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|dc.identifier.citation||Proceedings of the National Academy of Sciences, 2017; 114(17):4465-4470||en|
|dc.description.abstract||Our study addresses two fundamental questions regarding the effect of random mutations on fitness: First, do fitness effects differ between species when controlling for demographic effects? Second, what are the responsible biological factors? We show that amino acid-changing mutations in humans are, on average, more deleterious than mutations in Drosophila. We demonstrate that the only theoretical model that is fully consistent with our results is Fisher’s geometrical model. This result indicates that species complexity, as well as distance of the population to the fitness optimum, modulated by long-term population size, are the key drivers of the fitness effects of new amino acid mutations. Other factors, like protein stability and mutational robustness, do not play a dominant role.||en|
|dc.description.statementofresponsibility||Christian D. Huber, Bernard Y. Kim, Clare D. Marsden and Kirk E. Lohmueller||en|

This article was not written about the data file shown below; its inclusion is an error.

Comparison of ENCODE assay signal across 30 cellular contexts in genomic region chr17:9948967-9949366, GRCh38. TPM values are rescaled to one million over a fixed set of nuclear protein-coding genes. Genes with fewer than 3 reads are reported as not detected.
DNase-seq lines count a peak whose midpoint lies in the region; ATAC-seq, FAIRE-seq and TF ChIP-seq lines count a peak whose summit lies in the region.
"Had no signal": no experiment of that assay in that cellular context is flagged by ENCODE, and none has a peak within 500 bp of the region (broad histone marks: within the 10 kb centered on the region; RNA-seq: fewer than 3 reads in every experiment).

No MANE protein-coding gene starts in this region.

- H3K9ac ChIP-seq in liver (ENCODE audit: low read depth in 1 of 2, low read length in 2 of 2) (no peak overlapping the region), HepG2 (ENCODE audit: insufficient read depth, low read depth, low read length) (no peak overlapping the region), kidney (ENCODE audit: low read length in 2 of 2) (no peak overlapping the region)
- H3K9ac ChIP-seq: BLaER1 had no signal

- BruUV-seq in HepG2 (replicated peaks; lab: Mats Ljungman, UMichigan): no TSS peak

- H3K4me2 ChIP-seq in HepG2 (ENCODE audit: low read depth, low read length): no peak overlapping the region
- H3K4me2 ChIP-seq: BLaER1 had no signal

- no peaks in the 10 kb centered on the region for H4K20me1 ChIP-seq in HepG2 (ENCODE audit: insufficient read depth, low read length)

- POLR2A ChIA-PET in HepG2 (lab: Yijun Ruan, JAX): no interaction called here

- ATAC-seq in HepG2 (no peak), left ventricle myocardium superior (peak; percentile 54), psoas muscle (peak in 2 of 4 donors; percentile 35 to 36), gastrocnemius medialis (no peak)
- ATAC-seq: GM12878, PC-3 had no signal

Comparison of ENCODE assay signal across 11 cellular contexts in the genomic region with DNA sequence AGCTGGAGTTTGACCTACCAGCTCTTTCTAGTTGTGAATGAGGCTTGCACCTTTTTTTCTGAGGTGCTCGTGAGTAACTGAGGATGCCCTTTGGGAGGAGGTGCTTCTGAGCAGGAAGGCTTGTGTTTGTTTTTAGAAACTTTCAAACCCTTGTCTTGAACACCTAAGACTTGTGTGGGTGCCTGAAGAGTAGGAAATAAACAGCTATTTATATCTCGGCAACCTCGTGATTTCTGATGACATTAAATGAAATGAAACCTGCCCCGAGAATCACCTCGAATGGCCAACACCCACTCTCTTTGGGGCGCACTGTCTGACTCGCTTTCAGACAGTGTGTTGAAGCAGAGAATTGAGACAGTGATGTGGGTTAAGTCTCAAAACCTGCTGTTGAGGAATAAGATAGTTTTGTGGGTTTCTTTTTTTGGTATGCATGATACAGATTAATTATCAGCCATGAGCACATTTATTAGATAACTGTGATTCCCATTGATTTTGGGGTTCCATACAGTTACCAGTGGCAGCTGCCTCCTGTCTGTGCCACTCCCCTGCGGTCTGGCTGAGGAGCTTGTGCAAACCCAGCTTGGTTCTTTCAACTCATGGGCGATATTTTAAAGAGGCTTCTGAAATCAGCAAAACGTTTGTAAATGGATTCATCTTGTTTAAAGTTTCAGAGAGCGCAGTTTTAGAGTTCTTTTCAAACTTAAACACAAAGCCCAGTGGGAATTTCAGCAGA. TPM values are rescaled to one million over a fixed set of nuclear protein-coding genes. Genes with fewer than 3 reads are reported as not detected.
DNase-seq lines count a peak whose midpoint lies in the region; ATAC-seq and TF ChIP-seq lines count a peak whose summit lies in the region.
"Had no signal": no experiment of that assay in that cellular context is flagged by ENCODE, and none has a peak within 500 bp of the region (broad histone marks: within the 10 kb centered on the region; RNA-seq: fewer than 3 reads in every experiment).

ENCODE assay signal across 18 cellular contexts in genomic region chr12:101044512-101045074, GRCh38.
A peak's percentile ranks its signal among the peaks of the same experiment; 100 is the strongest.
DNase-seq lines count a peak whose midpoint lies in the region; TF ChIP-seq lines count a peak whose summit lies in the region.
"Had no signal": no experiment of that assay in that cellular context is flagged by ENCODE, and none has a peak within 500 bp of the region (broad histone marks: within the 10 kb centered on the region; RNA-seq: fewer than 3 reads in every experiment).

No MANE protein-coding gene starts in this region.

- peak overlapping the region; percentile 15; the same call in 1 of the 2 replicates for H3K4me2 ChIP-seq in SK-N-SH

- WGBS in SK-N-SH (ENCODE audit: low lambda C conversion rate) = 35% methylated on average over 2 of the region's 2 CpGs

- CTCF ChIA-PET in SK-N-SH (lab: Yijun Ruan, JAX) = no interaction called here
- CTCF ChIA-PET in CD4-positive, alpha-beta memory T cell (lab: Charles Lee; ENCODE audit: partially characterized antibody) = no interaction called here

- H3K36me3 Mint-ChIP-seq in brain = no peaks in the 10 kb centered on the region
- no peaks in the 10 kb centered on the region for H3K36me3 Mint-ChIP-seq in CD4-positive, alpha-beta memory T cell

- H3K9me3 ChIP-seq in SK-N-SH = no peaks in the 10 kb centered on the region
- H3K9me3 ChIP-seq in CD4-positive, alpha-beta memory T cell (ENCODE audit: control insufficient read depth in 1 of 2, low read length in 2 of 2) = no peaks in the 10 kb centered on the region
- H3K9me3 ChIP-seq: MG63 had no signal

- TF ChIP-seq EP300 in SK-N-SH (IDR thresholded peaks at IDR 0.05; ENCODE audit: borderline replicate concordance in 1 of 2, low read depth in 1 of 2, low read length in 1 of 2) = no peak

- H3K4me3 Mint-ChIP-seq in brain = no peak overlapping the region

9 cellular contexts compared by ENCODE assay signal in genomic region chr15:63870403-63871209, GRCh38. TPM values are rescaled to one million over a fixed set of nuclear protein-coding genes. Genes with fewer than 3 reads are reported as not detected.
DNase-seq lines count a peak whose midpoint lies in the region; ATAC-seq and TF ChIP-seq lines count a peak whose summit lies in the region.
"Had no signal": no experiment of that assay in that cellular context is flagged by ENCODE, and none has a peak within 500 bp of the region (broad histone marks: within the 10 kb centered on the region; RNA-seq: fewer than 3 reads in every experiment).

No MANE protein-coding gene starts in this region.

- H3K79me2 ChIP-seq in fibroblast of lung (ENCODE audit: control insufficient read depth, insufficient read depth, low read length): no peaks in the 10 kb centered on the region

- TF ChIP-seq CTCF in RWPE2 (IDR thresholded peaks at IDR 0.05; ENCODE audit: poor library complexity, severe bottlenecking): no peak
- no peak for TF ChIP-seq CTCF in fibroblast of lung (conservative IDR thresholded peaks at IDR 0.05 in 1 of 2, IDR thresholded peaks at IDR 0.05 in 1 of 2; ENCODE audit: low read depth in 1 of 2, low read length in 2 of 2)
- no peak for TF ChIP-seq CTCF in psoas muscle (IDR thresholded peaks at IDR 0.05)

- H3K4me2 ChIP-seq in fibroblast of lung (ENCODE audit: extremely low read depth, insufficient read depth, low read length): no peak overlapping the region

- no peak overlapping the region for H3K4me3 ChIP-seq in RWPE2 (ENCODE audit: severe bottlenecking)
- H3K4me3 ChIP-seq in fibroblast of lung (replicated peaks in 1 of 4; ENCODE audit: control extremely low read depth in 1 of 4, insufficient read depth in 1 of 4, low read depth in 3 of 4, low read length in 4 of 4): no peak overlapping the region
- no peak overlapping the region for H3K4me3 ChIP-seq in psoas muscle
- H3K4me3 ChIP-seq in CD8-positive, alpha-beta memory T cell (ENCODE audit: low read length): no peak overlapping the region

|dc.publisher||National Academy of Sciences||en|
|dc.rights||Freely available online through the PNAS open access option. The author(s) retains copyright to individual PNAS articles, and the National Academy of Sciences of the United States of America (NAS) holds copyright to the collective work and retains an exclusive License to Publish these articles, except for open access articles submitted beginning September 2017. For such open access articles, NAS retains a nonexclusive License to Publish, and these articles are distributed under either a CC BY-NC-ND or CC BY license.||en|
|dc.subject||Distribution of fitness effects; mutational robustness; protein stability; Fisher’s geometrical model; poisson random field||en|
|dc.title||Determining the factors driving selective effects of new nonsynonymous mutations||en|
|Appears in Collections:||Aurora submissions|
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